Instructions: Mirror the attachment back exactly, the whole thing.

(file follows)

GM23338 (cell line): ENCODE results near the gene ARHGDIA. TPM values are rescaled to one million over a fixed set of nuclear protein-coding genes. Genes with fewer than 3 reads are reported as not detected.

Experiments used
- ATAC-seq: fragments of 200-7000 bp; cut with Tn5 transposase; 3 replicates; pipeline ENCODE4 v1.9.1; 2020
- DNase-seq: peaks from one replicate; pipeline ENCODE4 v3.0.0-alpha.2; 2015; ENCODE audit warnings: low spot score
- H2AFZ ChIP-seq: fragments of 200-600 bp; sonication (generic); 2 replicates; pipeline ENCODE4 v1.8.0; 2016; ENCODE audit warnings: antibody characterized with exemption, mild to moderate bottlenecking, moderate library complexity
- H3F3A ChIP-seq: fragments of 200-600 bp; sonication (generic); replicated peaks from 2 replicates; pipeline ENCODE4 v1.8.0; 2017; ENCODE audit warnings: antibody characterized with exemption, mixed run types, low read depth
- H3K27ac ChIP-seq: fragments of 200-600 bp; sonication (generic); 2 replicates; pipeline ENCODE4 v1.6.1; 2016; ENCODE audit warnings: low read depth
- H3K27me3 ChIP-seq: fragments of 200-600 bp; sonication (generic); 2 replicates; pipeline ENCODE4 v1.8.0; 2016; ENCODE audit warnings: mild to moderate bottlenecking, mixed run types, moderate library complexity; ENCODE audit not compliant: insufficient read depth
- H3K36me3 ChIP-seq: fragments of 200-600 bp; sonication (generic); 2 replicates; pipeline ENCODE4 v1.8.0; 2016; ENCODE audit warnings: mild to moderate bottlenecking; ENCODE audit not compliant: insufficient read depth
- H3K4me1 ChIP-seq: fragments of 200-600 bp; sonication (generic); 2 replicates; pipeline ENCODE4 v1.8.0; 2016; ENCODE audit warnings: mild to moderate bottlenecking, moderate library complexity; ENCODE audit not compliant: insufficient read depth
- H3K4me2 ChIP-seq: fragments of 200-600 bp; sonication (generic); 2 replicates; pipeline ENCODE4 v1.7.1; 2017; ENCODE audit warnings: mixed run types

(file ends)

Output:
GM23338 (cell line): ENCODE results near the gene ARHGDIA. TPM values are rescaled to one million over a fixed set of nuclear protein-coding genes. Genes with fewer than 3 reads are reported as not detected.

Experiments used
- ATAC-seq: fragments of 200-7000 bp; cut with Tn5 transposase; 3 replicates; pipeline ENCODE4 v1.9.1; 2020
- DNase-seq: peaks from one replicate; pipeline ENCODE4 v3.0.0-alpha.2; 2015; ENCODE audit warnings: low spot score
- H2AFZ ChIP-seq: fragments of 200-600 bp; sonication (generic); 2 replicates; pipeline ENCODE4 v1.8.0; 2016; ENCODE audit warnings: antibody characterized with exemption, mild to moderate bottlenecking, moderate library complexity
- H3F3A ChIP-seq: fragments of 200-600 bp; sonication (generic); replicated peaks from 2 replicates; pipeline ENCODE4 v1.8.0; 2017; ENCODE audit warnings: antibody characterized with exemption, mixed run types, low read depth
- H3K27ac ChIP-seq: fragments of 200-600 bp; sonication (generic); 2 replicates; pipeline ENCODE4 v1.6.1; 2016; ENCODE audit warnings: low read depth
- H3K27me3 ChIP-seq: fragments of 200-600 bp; sonication (generic); 2 replicates; pipeline ENCODE4 v1.8.0; 2016; ENCODE audit warnings: mild to moderate bottlenecking, mixed run types, moderate library complexity; ENCODE audit not compliant: insufficient read depth
- H3K36me3 ChIP-seq: fragments of 200-600 bp; sonication (generic); 2 replicates; pipeline ENCODE4 v1.8.0; 2016; ENCODE audit warnings: mild to moderate bottlenecking; ENCODE audit not compliant: insufficient read depth
- H3K4me1 ChIP-seq: fragments of 200-600 bp; sonication (generic); 2 replicates; pipeline ENCODE4 v1.8.0; 2016; ENCODE audit warnings: mild to moderate bottlenecking, moderate library complexity; ENCODE audit not compliant: insufficient read depth
- H3K4me2 ChIP-seq: fragments of 200-600 bp; sonication (generic); 2 replicates; pipeline ENCODE4 v1.7.1; 2017; ENCODE audit warnings: mixed run types